A French intelligence agent becomes embroiled in the Cold War politics first with uncovering the events leading up to the 1962 Cuban Missile Crisis, and then back to France to break up an international Russian spy ring.
London is terrorised by a vicious sex killer known as the neck tie murderer. Following the brutal slaying of his ex-wife, down-on-his-luck Richard Blaney is suspected by the police of being the killer. He goes on the run, determined to prove his innocence.Written by
Col Needham <email@example.com>
Several of the cast were unhappy with the lack of authenticity and Britishness of some of the dialogue. Jon Finch used to send notes to Alfred Hitchcock's secretary with suggested improvements. Hitchcock was not always pleased at this: "Jon, I said you could make alterations. I didn't say you could rewrite the whole script." However, many of Finch's script amendments were indeed used in the final film. See more »
The (hanging) camera tracks backward, turning 180 degrees as it goes down a staircase, before going out through the front door. As it passes through an internal doorway within Rusk's house, the door frame can be seen sliding back into place after (presumably) sliding out of the way to let the camera pass through it. See more »
In London, a serial-killer is raping women and then strangling them with a neck tie. When the reckless and low-class with bad temper bartender Richard Blaney (Jon Finch) is fired from the pub Global Public House by the manager Felix Forsythe (Bernard Cribbins), he decides to visit his ex-wife Brenda (Barbara Leigh-Hunt), who owns a successful marriage agency. Her secretary Miss Barling (Jean Marsh) overhears an argument of the couple, and Brenda invites Richard to have dinner with her in a fancy restaurant. Then she put some money in his overcoat and does not tell him to avoid his embarrassment with the situation. Meanwhile Richard's friend Bob Rusk (Barry Foster) visits Brenda in her office, rapes her and kills her with his neck tie. When Richard finds the money in his pocket, he visits Brenda but finds the agency closed; then he goes with his girlfriend Babs Milligan (Anna Massey) to an expensive hotel. Miss Barling sees Richard leaving the building and finds her boss strangled; she calls the New Scotland Yard and Richard becomes the prime suspect. When Bob kills Babs, he frames Richard that is arrested and sentenced to life. But the Chief Inspector Oxford (Alec McCowen) that was in charge of the investigation is not absolutely sure that Richard is the serial-killer.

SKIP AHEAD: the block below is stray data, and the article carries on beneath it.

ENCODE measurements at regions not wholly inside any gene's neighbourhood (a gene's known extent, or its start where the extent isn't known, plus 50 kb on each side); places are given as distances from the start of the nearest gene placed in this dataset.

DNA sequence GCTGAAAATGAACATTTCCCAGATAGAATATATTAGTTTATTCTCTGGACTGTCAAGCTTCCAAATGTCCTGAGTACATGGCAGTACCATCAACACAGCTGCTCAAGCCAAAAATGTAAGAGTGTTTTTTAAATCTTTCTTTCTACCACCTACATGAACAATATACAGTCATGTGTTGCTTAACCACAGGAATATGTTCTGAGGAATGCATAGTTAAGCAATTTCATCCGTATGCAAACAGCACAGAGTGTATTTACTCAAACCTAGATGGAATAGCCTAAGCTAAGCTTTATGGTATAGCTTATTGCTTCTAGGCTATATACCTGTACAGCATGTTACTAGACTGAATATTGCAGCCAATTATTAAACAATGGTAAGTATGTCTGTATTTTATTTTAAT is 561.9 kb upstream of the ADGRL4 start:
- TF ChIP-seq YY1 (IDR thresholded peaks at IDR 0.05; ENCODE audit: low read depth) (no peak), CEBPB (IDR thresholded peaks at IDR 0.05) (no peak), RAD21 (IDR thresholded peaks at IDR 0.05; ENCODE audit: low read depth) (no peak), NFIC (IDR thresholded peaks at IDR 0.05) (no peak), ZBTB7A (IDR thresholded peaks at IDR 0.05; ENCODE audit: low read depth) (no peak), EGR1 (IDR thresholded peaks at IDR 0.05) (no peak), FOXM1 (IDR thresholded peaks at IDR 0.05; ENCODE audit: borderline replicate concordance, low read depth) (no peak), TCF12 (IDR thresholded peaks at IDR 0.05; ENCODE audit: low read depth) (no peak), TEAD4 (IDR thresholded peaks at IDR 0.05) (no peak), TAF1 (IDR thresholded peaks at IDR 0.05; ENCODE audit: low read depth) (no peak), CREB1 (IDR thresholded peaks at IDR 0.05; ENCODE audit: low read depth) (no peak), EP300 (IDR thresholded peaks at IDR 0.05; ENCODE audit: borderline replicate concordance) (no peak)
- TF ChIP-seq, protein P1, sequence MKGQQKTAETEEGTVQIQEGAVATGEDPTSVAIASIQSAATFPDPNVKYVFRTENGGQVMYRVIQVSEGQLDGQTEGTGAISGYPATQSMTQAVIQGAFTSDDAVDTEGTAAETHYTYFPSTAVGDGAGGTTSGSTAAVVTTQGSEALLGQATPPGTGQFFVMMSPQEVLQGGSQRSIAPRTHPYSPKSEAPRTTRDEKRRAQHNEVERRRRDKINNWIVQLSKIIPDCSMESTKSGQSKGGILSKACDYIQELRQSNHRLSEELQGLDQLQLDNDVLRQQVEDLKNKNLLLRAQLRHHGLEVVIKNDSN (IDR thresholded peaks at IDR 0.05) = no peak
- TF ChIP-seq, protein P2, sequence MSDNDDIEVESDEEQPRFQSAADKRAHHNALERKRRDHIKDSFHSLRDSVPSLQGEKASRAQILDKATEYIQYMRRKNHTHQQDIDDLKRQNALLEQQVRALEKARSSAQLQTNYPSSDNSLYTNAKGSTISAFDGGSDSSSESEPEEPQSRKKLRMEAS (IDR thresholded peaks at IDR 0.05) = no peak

"Frenzy" is a dark thriller of Alfred Hitchcock about an impotent man that strangles women after raping them. There are powerful moments, like for example the rape of Breda, blended with funny sequences, like the dinners of Inspector Oxford with his wife, who is intuitive and aspirant chef, or the speech of a politician in the very beginning, or Bob in trouble with the corpse in the truck transporting potatoes. The acting is excellent and the camera work is wonderful, with long shots, like for example when Babs enter in Bob's apartment, associated to a disturbing silence. This time, the cameo of Alfred Hitchcock is in the crowd twice in the beginning of the film wearing a hat. My vote is eight.
Title (Brazil): "Frenesi" ("Frenzy")
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